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Grant Ramsey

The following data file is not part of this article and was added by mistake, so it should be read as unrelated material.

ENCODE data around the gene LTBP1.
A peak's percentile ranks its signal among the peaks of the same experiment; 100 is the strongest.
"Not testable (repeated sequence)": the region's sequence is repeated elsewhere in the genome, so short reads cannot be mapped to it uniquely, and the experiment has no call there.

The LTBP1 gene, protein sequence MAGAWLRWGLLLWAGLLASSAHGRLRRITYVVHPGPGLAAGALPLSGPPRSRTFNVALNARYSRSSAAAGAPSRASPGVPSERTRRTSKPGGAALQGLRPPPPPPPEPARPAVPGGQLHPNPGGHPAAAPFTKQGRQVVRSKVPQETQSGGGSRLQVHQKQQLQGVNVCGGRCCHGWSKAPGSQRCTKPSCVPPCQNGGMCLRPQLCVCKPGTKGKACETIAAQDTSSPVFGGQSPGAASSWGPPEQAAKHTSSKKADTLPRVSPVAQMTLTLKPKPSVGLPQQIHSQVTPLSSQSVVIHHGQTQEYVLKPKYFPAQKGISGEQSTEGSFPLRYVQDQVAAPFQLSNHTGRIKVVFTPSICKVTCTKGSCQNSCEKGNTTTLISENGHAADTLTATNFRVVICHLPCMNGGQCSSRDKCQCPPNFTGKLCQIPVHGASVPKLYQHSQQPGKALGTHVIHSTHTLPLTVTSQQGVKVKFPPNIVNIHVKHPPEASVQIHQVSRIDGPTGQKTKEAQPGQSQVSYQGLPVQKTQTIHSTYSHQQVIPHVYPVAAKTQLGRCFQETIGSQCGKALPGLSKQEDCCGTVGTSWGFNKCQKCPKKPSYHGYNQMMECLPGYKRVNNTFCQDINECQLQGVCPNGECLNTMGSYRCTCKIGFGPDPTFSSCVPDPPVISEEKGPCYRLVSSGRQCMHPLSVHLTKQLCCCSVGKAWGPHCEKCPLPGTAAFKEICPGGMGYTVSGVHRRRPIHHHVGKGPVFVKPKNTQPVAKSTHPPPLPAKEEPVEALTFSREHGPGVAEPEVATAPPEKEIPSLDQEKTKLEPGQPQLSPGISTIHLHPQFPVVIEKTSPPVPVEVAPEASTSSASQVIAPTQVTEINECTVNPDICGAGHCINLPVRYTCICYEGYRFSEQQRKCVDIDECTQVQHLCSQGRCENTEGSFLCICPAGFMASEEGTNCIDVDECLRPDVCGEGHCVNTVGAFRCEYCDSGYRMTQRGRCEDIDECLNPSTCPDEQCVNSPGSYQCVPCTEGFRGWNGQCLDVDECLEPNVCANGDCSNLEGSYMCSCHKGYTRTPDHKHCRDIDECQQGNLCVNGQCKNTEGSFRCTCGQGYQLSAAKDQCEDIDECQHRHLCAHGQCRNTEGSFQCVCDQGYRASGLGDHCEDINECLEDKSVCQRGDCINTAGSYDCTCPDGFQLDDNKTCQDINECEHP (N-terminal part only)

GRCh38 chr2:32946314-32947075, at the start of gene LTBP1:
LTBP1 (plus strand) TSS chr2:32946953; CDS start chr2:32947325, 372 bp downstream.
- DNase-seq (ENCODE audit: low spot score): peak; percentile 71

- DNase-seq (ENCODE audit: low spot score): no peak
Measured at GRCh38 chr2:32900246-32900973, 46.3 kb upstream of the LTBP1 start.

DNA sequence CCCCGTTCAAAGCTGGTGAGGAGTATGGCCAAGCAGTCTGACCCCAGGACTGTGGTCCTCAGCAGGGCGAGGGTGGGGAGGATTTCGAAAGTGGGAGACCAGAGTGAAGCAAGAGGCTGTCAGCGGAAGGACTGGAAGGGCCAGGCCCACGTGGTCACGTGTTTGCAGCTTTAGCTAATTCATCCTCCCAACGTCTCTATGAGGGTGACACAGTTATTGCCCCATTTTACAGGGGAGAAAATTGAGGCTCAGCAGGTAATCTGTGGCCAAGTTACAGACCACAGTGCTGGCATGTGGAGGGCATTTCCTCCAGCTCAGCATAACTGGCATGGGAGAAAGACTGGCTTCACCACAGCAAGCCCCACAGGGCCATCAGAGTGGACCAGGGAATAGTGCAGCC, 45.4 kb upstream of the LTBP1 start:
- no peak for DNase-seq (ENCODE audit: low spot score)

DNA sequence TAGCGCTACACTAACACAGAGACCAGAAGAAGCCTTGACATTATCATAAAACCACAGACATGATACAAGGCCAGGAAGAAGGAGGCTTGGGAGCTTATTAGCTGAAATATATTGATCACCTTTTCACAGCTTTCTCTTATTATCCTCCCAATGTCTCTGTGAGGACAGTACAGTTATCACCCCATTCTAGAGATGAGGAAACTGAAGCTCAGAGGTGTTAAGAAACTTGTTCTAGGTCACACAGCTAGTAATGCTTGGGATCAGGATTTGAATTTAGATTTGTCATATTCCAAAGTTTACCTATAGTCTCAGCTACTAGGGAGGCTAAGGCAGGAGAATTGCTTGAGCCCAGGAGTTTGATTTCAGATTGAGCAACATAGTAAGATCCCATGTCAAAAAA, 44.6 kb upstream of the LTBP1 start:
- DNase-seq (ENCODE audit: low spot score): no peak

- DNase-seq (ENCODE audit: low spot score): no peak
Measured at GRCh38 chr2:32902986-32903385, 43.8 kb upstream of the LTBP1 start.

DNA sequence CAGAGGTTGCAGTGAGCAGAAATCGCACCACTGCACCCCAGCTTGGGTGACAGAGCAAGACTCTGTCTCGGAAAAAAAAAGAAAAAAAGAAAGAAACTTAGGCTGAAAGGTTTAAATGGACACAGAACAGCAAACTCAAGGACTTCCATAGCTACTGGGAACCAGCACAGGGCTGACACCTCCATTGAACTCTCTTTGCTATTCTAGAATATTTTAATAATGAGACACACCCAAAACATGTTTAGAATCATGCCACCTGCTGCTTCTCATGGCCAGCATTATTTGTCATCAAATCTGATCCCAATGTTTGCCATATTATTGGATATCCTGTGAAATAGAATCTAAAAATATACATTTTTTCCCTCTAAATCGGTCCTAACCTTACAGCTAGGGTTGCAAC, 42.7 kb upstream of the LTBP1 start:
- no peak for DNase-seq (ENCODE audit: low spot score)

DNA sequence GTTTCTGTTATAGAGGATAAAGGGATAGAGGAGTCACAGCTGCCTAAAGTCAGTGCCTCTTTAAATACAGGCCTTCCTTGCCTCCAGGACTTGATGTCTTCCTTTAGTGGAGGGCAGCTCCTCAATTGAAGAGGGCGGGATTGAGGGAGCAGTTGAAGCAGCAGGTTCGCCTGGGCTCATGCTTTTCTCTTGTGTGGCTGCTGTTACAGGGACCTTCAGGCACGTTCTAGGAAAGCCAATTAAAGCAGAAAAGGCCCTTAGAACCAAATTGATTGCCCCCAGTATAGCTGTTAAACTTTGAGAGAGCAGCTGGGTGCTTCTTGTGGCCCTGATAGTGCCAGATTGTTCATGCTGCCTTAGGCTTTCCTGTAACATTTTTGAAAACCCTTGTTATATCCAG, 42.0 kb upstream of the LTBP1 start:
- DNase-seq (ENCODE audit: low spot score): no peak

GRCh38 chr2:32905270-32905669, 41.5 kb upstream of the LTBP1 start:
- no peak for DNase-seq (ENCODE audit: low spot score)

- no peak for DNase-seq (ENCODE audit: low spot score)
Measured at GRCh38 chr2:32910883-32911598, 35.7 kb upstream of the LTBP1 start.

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Questions about what human nature is and how we can learn about it are difficult to answer. They are difficult not just because humans are complex creatures whose behavior is deeply embedded in the cultural environment that they are a part of, but also because it is not obvious what a concept of human nature is supposed to do or what it is for. The concept of human nature is often used as a normative concept, one that can serve as a guide to action, showing us how we ought to behave. Less commonplace is an approach that seeks a descriptive account of human nature, one that characterizes what humans do and are disposed to do. I argue in this essay that the normative and descriptive approaches are at odds and that we should not expect a single concept of human nature to play both roles. Furthermore, there are deep problems with normative accounts. They often ignore or contradict the contemporary scientific worldview, and they often merely reflect biases about how we ought to be and what we ought to do. Human nature in this sense becomes politicized and serves in arguments about the moral status of issues like homosexuality, abortion, or biomedical enhancement. Because of the problems inherent in normative notions of human nature, I offer a descriptive alternative. My alternative attempts to align the scientific study of the human with human nature.

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